Researchers brought two groups of people together for some testing on goal setting. One group had been identified as low performers and the other had been identified as high performers. The researchers wanted to find out if there were any differences in the way that the two groups approached goal setting.
To test a theory they had developed, the researchers used a ring-toss game and gave each group the following instructions. “Take these 3 rings and go into the adjoining room. You will find a stake on a stand in the center of the room. Your task is to get the rings on the stake.”
The researchers then watched through one-way glass as members of each group took a turn at the task. They noticed a striking difference between the two groups.
The group identified as low performers exhibited extreme behaviors when it came to their approach to the task. For example, some members of the group saw the stake in the center of the room, walked right up to it and placed all three rings on the stake and left the room. At the other end of the spectrum, other members of the low performing group saw the stake in the center of the room, moved away from it as far as they could and tried to toss a ringer from all the way across the room. To the researchers, it was obvious that the members of this group were setting their goals way too easy or way too hard.
Next, the researchers watched the group identified as high performers take their turn with the task. Now the behavior was distinctively different. The members of the high performing group saw the stake in the middle of the room and placed themselves a couple of feet away for their initial toss. If they missed, they tried again, or moved a little closer. If they made it, they moved a little farther away for their next toss. This group went to great lengths to make the task just the right amount of difficulty.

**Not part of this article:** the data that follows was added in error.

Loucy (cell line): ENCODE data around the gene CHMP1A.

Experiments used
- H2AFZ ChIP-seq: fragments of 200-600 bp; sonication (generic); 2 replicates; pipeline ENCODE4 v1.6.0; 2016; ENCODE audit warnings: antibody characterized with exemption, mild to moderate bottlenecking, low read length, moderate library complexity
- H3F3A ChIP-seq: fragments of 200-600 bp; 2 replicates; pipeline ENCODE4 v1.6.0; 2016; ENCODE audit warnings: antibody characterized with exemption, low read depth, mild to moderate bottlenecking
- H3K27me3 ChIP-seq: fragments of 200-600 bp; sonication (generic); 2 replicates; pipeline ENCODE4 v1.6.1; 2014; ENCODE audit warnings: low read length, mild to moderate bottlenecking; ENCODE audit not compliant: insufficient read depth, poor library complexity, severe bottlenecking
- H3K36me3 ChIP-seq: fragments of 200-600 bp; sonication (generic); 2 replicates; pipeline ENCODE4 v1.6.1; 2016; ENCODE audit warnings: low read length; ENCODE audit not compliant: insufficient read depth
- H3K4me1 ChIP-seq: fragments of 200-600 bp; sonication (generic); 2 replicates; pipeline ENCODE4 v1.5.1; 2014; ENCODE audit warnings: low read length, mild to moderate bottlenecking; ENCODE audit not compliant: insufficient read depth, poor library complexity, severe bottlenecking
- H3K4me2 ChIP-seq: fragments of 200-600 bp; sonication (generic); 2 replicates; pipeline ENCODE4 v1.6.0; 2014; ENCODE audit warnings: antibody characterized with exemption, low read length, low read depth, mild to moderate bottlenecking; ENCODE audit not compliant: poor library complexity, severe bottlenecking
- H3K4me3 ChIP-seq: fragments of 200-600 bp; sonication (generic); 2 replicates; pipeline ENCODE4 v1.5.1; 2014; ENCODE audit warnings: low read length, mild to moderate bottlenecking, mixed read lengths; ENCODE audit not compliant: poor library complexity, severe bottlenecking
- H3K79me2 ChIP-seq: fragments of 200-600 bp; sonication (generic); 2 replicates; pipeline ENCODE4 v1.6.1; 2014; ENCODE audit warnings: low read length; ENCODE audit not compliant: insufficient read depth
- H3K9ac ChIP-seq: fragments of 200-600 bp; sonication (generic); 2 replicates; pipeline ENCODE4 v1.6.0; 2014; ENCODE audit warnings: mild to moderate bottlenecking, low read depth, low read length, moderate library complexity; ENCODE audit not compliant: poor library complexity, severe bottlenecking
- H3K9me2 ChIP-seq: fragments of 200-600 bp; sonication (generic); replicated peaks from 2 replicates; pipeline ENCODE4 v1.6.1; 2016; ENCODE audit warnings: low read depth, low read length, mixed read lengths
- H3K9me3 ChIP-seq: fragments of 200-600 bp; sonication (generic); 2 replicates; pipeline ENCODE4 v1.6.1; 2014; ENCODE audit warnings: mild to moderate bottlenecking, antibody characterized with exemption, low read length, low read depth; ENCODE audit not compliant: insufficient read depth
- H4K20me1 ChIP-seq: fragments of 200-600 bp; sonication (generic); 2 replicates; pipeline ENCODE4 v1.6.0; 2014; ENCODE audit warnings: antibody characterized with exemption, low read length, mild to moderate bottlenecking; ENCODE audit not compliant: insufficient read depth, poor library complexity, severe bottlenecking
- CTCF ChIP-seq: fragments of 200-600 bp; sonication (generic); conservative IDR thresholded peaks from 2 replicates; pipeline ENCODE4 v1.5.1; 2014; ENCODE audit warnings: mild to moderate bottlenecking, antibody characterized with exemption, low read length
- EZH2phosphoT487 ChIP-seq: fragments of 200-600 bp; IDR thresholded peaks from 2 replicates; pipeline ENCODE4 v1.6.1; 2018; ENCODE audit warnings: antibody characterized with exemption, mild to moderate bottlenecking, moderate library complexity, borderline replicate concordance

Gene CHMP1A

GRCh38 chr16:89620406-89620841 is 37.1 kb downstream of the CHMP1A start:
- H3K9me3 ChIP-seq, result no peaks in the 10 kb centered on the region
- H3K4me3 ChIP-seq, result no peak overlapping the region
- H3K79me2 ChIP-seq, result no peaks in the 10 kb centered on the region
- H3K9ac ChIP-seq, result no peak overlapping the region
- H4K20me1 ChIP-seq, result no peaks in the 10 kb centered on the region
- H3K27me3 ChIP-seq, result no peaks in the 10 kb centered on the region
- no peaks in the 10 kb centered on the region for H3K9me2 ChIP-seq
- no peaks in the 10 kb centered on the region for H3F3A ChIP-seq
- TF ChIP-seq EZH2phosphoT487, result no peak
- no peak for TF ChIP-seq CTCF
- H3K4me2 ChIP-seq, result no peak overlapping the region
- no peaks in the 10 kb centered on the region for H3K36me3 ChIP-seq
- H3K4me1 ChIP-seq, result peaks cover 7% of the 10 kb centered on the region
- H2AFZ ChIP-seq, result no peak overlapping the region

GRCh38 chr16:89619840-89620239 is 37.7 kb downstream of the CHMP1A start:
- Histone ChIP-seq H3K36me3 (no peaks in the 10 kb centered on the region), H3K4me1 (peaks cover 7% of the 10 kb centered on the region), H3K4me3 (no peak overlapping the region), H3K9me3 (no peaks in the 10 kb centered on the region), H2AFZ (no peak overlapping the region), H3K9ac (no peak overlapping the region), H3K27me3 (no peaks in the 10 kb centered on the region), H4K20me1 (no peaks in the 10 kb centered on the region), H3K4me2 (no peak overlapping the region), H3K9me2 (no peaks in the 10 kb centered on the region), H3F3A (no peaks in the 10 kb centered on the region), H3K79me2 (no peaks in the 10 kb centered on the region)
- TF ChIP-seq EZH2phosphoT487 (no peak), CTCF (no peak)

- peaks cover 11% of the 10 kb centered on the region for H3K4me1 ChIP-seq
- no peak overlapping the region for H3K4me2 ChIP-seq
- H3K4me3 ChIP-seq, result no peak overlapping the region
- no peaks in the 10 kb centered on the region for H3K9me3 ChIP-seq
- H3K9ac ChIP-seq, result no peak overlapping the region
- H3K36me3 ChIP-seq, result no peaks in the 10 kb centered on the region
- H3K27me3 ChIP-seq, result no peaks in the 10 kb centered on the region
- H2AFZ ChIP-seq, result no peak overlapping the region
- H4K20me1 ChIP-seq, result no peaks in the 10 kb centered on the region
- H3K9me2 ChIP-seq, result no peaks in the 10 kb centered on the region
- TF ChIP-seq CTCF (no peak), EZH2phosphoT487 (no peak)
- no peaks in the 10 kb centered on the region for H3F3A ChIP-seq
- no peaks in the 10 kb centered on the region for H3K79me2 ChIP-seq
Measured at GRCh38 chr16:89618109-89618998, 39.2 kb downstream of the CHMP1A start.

I’ve been thinking about this story again while I’ve been reading Hundred Percenters. It’s a great book by Mark Murphy that recommends leaders challenge their employees to set HARD goals (Heartfelt, Animated, Required, and Difficult). What Murphy has found out is that when people are challenged, they respond with higher levels of engagement and performance.
To learn more about Murphy’s book, check out what others are saying at Amazon. In the meantime, take a look at your own goals. Are they the right amount of hardness, or have they become a little too easy and routine? Challenge yourself—and others—to higher levels of performance. You might be surprised at the effect it has on your level of engagement.
2 thoughts on “Are Your Work Goals Too Easy?”
This reminds me of a speaker I heard at an education conference. He told the story of a class of middle-schoolers identified as underachievers who had flunked basic arithmetic more than once. A new teacher took over and decided to teach them algebra. They all passed. Of course, he knew better than to teach them trig!
I teach teams to set goals they *might* be able to attain. Go too far in either direction, as your post points out, David, and interest quickly wanes. Thank you for sharing the research.
If you’d like a tool for setting your goals, you can use this web application:
You can use it to manage your goals, projects and tasks, set next actions and contexts, use checklists, schedules and a calendar.
A Vision Wall (inspiring images attached to your goals) is available too.
Works also on mobile, and syncs with Evernote.